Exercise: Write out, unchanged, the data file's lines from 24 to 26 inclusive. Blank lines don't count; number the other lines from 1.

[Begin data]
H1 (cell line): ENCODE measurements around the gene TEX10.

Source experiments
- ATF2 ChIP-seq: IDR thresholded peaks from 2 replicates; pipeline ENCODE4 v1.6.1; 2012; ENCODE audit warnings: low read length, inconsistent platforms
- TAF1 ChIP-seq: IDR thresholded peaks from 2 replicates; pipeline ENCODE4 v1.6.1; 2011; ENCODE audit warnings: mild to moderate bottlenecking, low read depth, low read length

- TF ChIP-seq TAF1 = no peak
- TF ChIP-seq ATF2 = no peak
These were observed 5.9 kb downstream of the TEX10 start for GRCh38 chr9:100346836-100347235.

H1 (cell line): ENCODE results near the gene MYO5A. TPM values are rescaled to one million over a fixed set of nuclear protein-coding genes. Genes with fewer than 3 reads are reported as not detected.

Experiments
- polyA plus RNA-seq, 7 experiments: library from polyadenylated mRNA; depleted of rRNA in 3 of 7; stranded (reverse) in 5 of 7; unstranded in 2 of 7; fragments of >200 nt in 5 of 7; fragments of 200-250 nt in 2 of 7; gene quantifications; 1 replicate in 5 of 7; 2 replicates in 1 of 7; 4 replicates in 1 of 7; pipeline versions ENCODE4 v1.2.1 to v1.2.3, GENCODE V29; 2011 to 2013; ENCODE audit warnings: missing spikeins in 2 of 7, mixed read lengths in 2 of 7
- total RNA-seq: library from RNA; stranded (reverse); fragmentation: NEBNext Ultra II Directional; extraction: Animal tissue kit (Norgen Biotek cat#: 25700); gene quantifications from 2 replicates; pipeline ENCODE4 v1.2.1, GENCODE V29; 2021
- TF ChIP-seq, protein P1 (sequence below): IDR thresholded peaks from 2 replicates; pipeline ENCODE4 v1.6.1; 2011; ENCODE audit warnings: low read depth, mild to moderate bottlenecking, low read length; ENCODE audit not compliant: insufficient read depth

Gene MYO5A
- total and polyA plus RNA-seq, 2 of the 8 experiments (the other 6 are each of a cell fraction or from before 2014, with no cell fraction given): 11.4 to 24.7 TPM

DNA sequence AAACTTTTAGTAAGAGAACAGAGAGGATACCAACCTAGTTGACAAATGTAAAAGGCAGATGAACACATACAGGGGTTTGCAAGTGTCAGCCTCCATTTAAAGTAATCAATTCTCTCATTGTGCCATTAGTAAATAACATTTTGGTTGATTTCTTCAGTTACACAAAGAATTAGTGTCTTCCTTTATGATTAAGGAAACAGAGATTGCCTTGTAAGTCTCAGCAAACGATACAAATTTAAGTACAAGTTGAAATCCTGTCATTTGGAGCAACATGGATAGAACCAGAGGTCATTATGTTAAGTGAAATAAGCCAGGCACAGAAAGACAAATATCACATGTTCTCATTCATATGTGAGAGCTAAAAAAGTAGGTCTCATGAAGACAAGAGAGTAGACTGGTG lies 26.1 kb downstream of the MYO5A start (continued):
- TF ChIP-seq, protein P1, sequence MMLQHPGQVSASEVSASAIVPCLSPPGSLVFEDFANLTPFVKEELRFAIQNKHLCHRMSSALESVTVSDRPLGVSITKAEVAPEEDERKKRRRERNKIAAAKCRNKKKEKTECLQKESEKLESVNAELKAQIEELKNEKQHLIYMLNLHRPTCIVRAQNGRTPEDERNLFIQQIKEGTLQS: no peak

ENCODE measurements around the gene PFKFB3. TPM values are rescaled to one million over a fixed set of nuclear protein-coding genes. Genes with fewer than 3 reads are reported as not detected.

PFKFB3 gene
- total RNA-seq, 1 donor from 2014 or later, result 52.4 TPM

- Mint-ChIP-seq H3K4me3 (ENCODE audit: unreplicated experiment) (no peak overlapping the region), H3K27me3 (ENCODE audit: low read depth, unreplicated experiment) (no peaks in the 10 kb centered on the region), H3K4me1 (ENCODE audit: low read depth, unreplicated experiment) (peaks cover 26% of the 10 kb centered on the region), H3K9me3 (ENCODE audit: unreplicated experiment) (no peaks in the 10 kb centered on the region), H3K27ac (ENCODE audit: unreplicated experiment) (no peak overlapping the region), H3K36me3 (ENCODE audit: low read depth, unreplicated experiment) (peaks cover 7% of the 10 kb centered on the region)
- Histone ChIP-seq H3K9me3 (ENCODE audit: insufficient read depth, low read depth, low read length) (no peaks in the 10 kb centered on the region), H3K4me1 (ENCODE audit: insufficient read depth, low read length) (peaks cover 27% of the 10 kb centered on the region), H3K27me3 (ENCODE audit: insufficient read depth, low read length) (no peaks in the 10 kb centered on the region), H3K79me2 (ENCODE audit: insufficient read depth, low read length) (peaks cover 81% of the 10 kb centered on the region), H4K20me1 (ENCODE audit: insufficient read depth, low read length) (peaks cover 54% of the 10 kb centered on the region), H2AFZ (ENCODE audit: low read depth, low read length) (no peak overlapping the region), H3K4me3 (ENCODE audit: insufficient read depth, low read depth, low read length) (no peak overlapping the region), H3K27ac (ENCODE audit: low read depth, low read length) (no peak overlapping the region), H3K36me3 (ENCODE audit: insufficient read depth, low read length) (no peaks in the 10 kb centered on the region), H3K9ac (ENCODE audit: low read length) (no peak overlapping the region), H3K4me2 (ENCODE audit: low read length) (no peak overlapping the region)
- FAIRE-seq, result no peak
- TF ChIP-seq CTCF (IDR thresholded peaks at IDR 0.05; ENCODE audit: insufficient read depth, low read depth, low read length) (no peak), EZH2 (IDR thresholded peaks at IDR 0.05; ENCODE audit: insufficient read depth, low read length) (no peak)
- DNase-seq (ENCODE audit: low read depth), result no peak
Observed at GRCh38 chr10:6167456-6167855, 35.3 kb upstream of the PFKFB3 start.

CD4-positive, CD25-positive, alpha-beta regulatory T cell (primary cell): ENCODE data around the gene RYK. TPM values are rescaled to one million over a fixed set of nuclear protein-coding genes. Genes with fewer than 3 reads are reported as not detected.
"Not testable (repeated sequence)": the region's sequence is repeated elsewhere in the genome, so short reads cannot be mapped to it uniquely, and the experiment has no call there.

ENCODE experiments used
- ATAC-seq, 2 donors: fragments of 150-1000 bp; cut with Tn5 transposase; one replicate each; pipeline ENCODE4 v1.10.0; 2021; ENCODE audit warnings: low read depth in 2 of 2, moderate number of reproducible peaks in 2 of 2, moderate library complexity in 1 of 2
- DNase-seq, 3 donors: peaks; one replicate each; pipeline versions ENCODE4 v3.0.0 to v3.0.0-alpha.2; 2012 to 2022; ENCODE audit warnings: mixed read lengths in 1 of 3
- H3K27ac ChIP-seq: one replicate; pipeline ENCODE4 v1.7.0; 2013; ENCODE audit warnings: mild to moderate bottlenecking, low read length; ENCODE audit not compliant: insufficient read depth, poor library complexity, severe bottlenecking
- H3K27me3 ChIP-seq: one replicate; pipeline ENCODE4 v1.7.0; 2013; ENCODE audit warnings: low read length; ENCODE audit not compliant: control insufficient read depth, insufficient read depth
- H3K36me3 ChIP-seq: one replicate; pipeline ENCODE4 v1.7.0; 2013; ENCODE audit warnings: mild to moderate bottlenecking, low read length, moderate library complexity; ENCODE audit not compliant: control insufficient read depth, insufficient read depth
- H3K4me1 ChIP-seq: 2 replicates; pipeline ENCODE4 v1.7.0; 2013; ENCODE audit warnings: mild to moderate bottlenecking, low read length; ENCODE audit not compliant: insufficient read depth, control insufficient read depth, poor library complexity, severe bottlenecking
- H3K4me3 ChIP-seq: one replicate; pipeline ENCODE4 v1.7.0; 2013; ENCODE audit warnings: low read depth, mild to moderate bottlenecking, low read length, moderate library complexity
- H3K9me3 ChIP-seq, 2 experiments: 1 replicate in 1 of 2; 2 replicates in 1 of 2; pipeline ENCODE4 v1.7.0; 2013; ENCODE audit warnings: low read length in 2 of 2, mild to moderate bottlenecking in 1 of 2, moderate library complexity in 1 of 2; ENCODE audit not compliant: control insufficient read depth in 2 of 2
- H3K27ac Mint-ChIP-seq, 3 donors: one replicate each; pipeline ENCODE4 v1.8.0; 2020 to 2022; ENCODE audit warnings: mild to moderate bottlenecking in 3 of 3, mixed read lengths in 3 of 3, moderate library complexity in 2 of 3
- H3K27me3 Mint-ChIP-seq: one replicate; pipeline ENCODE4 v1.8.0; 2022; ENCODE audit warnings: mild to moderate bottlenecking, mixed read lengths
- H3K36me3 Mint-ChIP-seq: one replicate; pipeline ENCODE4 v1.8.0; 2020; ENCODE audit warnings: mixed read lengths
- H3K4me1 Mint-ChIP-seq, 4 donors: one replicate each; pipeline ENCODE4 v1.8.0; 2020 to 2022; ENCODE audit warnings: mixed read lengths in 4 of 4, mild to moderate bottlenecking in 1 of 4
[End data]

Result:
- DNase-seq (ENCODE audit: low read depth), result no peak
Observed at GRCh38 chr10:6167456-6167855, 35.3 kb upstream of the PFKFB3 start.

CD4-positive, CD25-positive, alpha-beta regulatory T cell (primary cell): ENCODE data around the gene RYK. TPM values are rescaled to one million over a fixed set of nuclear protein-coding genes. Genes with fewer than 3 reads are reported as not detected.